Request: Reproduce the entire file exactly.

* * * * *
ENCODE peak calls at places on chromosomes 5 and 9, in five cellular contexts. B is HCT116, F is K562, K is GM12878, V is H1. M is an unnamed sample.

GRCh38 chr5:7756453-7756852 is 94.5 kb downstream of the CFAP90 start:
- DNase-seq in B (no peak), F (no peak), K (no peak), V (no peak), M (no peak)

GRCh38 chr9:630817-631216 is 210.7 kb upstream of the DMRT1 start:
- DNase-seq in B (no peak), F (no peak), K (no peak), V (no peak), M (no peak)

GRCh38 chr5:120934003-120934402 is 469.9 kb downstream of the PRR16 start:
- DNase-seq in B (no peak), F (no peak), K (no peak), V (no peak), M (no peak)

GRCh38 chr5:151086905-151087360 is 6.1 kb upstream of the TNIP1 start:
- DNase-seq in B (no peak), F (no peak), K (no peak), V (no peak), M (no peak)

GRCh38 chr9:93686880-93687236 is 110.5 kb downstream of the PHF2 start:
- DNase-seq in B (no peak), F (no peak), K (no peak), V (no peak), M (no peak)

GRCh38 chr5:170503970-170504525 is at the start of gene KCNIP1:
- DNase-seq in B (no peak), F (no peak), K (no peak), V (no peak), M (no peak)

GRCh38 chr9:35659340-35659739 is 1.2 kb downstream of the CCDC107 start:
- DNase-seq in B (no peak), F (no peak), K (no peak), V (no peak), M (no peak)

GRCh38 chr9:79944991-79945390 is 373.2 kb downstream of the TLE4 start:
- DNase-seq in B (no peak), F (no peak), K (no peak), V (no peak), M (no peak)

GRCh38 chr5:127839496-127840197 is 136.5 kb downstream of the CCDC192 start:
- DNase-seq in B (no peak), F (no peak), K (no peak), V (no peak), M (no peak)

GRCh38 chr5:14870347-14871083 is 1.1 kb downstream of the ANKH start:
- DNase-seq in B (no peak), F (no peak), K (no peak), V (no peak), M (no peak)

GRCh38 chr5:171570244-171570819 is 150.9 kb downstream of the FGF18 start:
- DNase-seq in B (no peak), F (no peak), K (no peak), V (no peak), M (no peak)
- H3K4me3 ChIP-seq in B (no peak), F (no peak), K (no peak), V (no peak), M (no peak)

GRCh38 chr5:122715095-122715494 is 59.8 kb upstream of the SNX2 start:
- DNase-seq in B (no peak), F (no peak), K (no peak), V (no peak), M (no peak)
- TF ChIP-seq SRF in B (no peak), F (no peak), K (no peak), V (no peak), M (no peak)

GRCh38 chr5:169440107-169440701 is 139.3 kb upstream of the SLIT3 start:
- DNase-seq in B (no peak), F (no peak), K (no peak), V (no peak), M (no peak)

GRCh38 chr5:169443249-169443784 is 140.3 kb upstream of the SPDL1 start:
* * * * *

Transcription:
ENCODE peak calls at places on chromosomes 5 and 9, in five cellular contexts. B is HCT116, F is K562, K is GM12878, V is H1. M is an unnamed sample.

GRCh38 chr5:7756453-7756852 is 94.5 kb downstream of the CFAP90 start:
- DNase-seq in B (no peak), F (no peak), K (no peak), V (no peak), M (no peak)

GRCh38 chr9:630817-631216 is 210.7 kb upstream of the DMRT1 start:
- DNase-seq in B (no peak), F (no peak), K (no peak), V (no peak), M (no peak)

GRCh38 chr5:120934003-120934402 is 469.9 kb downstream of the PRR16 start:
- DNase-seq in B (no peak), F (no peak), K (no peak), V (no peak), M (no peak)

GRCh38 chr5:151086905-151087360 is 6.1 kb upstream of the TNIP1 start:
- DNase-seq in B (no peak), F (no peak), K (no peak), V (no peak), M (no peak)

GRCh38 chr9:93686880-93687236 is 110.5 kb downstream of the PHF2 start:
- DNase-seq in B (no peak), F (no peak), K (no peak), V (no peak), M (no peak)

GRCh38 chr5:170503970-170504525 is at the start of gene KCNIP1:
- DNase-seq in B (no peak), F (no peak), K (no peak), V (no peak), M (no peak)

GRCh38 chr9:35659340-35659739 is 1.2 kb downstream of the CCDC107 start:
- DNase-seq in B (no peak), F (no peak), K (no peak), V (no peak), M (no peak)

GRCh38 chr9:79944991-79945390 is 373.2 kb downstream of the TLE4 start:
- DNase-seq in B (no peak), F (no peak), K (no peak), V (no peak), M (no peak)

GRCh38 chr5:127839496-127840197 is 136.5 kb downstream of the CCDC192 start:
- DNase-seq in B (no peak), F (no peak), K (no peak), V (no peak), M (no peak)

GRCh38 chr5:14870347-14871083 is 1.1 kb downstream of the ANKH start:
- DNase-seq in B (no peak), F (no peak), K (no peak), V (no peak), M (no peak)

GRCh38 chr5:171570244-171570819 is 150.9 kb downstream of the FGF18 start:
- DNase-seq in B (no peak), F (no peak), K (no peak), V (no peak), M (no peak)
- H3K4me3 ChIP-seq in B (no peak), F (no peak), K (no peak), V (no peak), M (no peak)

GRCh38 chr5:122715095-122715494 is 59.8 kb upstream of the SNX2 start:
- DNase-seq in B (no peak), F (no peak), K (no peak), V (no peak), M (no peak)
- TF ChIP-seq SRF in B (no peak), F (no peak), K (no peak), V (no peak), M (no peak)

GRCh38 chr5:169440107-169440701 is 139.3 kb upstream of the SLIT3 start:
- DNase-seq in B (no peak), F (no peak), K (no peak), V (no peak), M (no peak)

GRCh38 chr5:169443249-169443784 is 140.3 kb upstream of the SPDL1 start: